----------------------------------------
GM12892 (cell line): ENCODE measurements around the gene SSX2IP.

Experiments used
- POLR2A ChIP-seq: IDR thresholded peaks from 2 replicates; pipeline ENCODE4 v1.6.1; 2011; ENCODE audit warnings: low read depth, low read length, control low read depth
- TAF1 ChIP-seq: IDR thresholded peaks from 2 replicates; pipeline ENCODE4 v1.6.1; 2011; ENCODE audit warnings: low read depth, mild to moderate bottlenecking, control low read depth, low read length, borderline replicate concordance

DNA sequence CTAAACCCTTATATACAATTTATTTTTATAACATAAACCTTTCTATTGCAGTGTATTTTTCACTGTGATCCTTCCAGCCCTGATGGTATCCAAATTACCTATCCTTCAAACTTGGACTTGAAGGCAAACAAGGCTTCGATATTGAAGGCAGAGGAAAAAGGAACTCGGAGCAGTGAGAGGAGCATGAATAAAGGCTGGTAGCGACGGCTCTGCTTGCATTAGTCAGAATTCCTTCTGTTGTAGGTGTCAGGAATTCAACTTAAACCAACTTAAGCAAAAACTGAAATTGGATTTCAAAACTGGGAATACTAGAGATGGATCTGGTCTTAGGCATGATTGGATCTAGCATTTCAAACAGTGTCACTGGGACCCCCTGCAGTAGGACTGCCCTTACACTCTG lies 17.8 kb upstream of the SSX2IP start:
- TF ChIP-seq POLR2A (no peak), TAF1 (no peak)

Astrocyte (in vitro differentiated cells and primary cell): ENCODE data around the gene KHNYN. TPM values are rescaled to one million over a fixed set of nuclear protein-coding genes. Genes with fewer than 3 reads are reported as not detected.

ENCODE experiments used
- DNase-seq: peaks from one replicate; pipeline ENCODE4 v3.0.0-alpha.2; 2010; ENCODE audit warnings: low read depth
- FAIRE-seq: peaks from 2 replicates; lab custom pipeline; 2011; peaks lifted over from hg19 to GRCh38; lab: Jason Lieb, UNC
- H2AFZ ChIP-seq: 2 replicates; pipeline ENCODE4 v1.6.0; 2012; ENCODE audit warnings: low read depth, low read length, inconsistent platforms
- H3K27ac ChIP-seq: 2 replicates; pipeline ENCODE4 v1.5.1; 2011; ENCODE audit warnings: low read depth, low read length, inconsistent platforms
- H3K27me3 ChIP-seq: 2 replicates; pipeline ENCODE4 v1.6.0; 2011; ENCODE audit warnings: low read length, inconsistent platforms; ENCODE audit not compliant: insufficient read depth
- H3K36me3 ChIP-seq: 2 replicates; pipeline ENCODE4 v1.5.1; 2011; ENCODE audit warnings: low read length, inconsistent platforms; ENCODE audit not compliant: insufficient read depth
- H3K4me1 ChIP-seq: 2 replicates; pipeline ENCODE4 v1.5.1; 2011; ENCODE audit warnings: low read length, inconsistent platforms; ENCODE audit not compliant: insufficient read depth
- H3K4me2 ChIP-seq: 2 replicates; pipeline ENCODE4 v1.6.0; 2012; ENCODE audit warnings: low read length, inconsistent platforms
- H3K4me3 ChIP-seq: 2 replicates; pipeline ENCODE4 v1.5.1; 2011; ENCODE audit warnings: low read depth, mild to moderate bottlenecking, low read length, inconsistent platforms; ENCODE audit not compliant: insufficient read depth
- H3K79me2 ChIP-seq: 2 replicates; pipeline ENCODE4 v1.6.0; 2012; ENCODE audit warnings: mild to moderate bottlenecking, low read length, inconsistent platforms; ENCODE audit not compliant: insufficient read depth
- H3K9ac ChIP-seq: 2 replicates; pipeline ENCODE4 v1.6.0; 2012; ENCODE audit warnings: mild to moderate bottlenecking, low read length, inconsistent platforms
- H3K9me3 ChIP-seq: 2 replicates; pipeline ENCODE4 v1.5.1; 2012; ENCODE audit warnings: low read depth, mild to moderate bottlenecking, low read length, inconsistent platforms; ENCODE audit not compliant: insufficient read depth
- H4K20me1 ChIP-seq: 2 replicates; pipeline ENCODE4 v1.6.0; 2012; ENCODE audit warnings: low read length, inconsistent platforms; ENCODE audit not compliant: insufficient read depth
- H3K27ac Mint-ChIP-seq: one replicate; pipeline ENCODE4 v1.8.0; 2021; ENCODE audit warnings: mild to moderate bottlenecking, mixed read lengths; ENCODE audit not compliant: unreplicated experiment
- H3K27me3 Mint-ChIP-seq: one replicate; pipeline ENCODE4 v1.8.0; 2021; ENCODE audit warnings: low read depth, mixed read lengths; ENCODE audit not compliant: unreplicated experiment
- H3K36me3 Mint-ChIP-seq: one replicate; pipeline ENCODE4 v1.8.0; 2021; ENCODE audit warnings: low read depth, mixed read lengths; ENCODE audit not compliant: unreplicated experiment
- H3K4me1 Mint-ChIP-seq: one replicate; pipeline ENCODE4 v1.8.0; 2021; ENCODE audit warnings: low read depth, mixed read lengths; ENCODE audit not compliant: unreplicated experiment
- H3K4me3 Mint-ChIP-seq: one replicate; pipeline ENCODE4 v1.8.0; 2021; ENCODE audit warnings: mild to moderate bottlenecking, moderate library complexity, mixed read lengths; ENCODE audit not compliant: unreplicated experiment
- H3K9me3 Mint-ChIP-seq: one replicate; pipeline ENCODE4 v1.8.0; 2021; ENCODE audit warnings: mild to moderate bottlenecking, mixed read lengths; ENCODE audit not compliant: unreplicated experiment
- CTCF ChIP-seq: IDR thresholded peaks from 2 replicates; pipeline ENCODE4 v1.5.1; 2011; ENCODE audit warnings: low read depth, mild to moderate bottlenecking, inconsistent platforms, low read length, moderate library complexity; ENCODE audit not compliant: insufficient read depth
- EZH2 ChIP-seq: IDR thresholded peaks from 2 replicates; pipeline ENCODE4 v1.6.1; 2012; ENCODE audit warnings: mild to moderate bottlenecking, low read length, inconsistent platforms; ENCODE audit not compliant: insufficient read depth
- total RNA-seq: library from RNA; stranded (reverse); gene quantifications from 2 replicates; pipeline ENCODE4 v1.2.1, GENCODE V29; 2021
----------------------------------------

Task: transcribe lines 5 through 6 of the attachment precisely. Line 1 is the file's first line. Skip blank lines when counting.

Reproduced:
DNA sequence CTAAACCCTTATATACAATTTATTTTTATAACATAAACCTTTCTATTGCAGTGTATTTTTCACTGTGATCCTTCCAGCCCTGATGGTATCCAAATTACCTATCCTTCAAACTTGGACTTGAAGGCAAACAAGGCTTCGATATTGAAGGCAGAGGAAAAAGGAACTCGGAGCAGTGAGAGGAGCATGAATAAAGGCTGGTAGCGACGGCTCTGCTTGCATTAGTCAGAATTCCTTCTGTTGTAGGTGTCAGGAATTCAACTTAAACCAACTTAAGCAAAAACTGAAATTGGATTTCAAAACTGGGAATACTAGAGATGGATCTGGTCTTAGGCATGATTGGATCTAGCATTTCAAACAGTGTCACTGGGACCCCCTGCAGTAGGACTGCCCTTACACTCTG lies 17.8 kb upstream of the SSX2IP start:
- TF ChIP-seq POLR2A (no peak), TAF1 (no peak)